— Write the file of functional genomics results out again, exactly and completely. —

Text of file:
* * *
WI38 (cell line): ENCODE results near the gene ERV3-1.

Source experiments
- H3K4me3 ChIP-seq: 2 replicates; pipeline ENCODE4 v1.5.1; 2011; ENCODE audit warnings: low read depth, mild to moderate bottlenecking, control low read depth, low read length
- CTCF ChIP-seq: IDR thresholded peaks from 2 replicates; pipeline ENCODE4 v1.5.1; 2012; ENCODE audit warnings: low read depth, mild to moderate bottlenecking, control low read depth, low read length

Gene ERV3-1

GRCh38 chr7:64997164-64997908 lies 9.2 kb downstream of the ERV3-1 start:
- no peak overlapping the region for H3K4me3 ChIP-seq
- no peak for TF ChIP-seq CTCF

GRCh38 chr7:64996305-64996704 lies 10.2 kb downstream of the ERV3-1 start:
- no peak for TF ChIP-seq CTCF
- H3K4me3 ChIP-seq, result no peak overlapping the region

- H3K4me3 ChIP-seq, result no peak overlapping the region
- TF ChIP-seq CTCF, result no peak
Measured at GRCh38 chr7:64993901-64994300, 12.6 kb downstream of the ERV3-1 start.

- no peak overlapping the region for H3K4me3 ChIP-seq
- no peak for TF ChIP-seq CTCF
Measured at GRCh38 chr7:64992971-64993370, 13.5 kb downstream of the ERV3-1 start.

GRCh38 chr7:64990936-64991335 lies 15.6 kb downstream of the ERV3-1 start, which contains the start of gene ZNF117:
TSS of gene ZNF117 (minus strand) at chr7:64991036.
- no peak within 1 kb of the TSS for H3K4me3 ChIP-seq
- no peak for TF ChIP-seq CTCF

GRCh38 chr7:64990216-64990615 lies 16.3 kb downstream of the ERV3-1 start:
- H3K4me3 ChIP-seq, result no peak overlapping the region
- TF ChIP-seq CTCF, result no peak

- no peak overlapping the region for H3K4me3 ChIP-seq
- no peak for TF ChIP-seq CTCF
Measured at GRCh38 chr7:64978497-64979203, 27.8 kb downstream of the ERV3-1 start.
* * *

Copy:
WI38 (cell line): ENCODE results near the gene ERV3-1.

Source experiments
- H3K4me3 ChIP-seq: 2 replicates; pipeline ENCODE4 v1.5.1; 2011; ENCODE audit warnings: low read depth, mild to moderate bottlenecking, control low read depth, low read length
- CTCF ChIP-seq: IDR thresholded peaks from 2 replicates; pipeline ENCODE4 v1.5.1; 2012; ENCODE audit warnings: low read depth, mild to moderate bottlenecking, control low read depth, low read length

Gene ERV3-1

GRCh38 chr7:64997164-64997908 lies 9.2 kb downstream of the ERV3-1 start:
- no peak overlapping the region for H3K4me3 ChIP-seq
- no peak for TF ChIP-seq CTCF

GRCh38 chr7:64996305-64996704 lies 10.2 kb downstream of the ERV3-1 start:
- no peak for TF ChIP-seq CTCF
- H3K4me3 ChIP-seq, result no peak overlapping the region

- H3K4me3 ChIP-seq, result no peak overlapping the region
- TF ChIP-seq CTCF, result no peak
Measured at GRCh38 chr7:64993901-64994300, 12.6 kb downstream of the ERV3-1 start.

- no peak overlapping the region for H3K4me3 ChIP-seq
- no peak for TF ChIP-seq CTCF
Measured at GRCh38 chr7:64992971-64993370, 13.5 kb downstream of the ERV3-1 start.

GRCh38 chr7:64990936-64991335 lies 15.6 kb downstream of the ERV3-1 start, which contains the start of gene ZNF117:
TSS of gene ZNF117 (minus strand) at chr7:64991036.
- no peak within 1 kb of the TSS for H3K4me3 ChIP-seq
- no peak for TF ChIP-seq CTCF

GRCh38 chr7:64990216-64990615 lies 16.3 kb downstream of the ERV3-1 start:
- H3K4me3 ChIP-seq, result no peak overlapping the region
- TF ChIP-seq CTCF, result no peak

- no peak overlapping the region for H3K4me3 ChIP-seq
- no peak for TF ChIP-seq CTCF
Measured at GRCh38 chr7:64978497-64979203, 27.8 kb downstream of the ERV3-1 start.